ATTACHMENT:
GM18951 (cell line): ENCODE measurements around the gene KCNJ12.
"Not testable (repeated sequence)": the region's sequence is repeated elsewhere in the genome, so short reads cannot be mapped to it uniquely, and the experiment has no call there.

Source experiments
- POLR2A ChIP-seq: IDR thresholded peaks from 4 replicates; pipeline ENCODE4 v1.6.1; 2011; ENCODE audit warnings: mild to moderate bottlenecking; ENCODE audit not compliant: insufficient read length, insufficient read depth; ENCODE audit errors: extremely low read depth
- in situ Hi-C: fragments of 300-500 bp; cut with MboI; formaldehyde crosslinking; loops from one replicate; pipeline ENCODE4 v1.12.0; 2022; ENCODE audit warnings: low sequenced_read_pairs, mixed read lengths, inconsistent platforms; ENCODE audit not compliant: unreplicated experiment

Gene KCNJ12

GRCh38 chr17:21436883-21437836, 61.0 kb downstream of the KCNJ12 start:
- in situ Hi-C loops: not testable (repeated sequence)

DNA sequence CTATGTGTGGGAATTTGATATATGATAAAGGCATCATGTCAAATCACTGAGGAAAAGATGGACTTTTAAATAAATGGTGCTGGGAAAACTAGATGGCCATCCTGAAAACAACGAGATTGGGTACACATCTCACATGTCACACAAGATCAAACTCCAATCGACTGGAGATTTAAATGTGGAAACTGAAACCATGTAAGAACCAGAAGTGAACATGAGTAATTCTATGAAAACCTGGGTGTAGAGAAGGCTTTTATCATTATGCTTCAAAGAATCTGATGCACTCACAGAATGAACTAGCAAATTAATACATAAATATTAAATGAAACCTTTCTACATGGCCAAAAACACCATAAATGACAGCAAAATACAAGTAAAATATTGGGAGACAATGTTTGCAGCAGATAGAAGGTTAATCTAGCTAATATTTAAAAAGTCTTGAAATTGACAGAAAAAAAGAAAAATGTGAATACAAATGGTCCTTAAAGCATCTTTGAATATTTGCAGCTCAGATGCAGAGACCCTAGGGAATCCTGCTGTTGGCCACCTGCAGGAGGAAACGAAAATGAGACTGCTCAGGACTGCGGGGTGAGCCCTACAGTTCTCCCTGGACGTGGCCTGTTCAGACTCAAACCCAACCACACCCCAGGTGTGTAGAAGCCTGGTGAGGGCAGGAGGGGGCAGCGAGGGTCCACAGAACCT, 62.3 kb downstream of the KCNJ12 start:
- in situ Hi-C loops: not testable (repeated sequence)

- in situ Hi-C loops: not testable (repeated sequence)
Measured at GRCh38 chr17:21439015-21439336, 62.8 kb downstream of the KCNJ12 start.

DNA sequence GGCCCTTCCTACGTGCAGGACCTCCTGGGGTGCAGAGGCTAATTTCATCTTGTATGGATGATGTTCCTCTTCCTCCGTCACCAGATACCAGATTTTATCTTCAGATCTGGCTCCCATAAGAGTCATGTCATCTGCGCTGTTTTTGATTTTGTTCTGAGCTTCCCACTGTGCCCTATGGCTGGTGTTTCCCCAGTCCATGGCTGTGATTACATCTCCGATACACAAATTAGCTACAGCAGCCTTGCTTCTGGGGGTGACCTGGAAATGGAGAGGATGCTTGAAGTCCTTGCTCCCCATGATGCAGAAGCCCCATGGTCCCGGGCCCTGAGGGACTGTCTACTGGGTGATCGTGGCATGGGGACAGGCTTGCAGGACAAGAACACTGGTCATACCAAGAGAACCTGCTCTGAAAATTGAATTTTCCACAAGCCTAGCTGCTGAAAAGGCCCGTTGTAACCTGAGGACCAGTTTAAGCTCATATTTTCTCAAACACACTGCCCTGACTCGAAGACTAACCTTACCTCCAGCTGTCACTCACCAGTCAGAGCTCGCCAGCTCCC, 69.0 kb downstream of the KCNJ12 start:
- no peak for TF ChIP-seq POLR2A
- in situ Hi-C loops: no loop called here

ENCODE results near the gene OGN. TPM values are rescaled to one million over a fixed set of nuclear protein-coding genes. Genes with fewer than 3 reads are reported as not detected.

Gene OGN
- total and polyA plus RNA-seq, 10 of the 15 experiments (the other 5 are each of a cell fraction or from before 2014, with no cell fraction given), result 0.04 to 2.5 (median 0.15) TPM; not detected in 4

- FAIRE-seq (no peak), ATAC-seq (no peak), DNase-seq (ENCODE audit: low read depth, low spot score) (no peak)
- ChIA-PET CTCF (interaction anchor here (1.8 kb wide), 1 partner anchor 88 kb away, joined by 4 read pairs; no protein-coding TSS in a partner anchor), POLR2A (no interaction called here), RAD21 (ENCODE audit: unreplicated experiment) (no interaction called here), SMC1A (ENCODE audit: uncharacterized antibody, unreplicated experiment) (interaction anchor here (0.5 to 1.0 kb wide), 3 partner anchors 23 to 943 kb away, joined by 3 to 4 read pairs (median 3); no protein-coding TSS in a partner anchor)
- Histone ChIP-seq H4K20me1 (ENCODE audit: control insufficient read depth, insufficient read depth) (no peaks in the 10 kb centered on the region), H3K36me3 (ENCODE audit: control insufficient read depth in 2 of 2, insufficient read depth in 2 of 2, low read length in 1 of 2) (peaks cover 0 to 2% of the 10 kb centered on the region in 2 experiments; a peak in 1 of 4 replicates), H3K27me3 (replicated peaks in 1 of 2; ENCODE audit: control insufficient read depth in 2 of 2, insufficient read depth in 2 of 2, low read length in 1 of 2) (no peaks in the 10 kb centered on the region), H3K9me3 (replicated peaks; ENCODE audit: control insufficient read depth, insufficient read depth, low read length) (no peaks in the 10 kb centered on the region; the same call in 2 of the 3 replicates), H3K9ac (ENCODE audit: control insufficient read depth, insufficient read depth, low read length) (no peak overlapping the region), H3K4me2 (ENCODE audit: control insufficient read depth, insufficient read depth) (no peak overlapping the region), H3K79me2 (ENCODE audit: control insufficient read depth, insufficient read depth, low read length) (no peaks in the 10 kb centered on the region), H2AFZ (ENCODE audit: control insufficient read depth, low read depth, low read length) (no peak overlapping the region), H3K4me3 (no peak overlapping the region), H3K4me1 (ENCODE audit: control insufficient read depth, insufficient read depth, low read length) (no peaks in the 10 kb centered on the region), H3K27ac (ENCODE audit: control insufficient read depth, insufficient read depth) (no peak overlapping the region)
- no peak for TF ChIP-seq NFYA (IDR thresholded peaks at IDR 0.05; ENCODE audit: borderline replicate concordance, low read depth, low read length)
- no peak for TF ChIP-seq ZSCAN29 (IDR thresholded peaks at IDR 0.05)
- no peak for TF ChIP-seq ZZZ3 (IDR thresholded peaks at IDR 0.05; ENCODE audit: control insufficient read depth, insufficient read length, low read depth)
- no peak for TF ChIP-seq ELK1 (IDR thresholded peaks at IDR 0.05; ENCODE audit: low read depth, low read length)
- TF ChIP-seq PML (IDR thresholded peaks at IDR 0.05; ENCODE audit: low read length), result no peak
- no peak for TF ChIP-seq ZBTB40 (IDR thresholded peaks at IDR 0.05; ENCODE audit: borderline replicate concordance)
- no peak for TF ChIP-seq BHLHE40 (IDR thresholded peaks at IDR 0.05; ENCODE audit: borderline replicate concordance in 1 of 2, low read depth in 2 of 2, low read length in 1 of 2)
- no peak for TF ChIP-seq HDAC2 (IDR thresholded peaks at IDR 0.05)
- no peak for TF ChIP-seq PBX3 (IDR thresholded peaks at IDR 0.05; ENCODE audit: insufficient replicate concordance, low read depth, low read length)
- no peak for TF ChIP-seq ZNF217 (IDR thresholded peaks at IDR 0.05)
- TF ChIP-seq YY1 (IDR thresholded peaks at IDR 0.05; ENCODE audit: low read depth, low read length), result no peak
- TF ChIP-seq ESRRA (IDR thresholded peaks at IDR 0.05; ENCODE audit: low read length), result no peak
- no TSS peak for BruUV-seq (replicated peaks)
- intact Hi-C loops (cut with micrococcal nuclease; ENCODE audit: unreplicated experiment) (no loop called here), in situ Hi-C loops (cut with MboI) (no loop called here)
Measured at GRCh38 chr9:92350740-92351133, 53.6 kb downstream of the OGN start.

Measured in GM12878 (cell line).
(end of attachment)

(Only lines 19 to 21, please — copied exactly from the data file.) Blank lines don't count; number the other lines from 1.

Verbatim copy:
- FAIRE-seq (no peak), ATAC-seq (no peak), DNase-seq (ENCODE audit: low read depth, low spot score) (no peak)
- ChIA-PET CTCF (interaction anchor here (1.8 kb wide), 1 partner anchor 88 kb away, joined by 4 read pairs; no protein-coding TSS in a partner anchor), POLR2A (no interaction called here), RAD21 (ENCODE audit: unreplicated experiment) (no interaction called here), SMC1A (ENCODE audit: uncharacterized antibody, unreplicated experiment) (interaction anchor here (0.5 to 1.0 kb wide), 3 partner anchors 23 to 943 kb away, joined by 3 to 4 read pairs (median 3); no protein-coding TSS in a partner anchor)
- Histone ChIP-seq H4K20me1 (ENCODE audit: control insufficient read depth, insufficient read depth) (no peaks in the 10 kb centered on the region), H3K36me3 (ENCODE audit: control insufficient read depth in 2 of 2, insufficient read depth in 2 of 2, low read length in 1 of 2) (peaks cover 0 to 2% of the 10 kb centered on the region in 2 experiments; a peak in 1 of 4 replicates), H3K27me3 (replicated peaks in 1 of 2; ENCODE audit: control insufficient read depth in 2 of 2, insufficient read depth in 2 of 2, low read length in 1 of 2) (no peaks in the 10 kb centered on the region), H3K9me3 (replicated peaks; ENCODE audit: control insufficient read depth, insufficient read depth, low read length) (no peaks in the 10 kb centered on the region; the same call in 2 of the 3 replicates), H3K9ac (ENCODE audit: control insufficient read depth, insufficient read depth, low read length) (no peak overlapping the region), H3K4me2 (ENCODE audit: control insufficient read depth, insufficient read depth) (no peak overlapping the region), H3K79me2 (ENCODE audit: control insufficient read depth, insufficient read depth, low read length) (no peaks in the 10 kb centered on the region), H2AFZ (ENCODE audit: control insufficient read depth, low read depth, low read length) (no peak overlapping the region), H3K4me3 (no peak overlapping the region), H3K4me1 (ENCODE audit: control insufficient read depth, insufficient read depth, low read length) (no peaks in the 10 kb centered on the region), H3K27ac (ENCODE audit: control insufficient read depth, insufficient read depth) (no peak overlapping the region)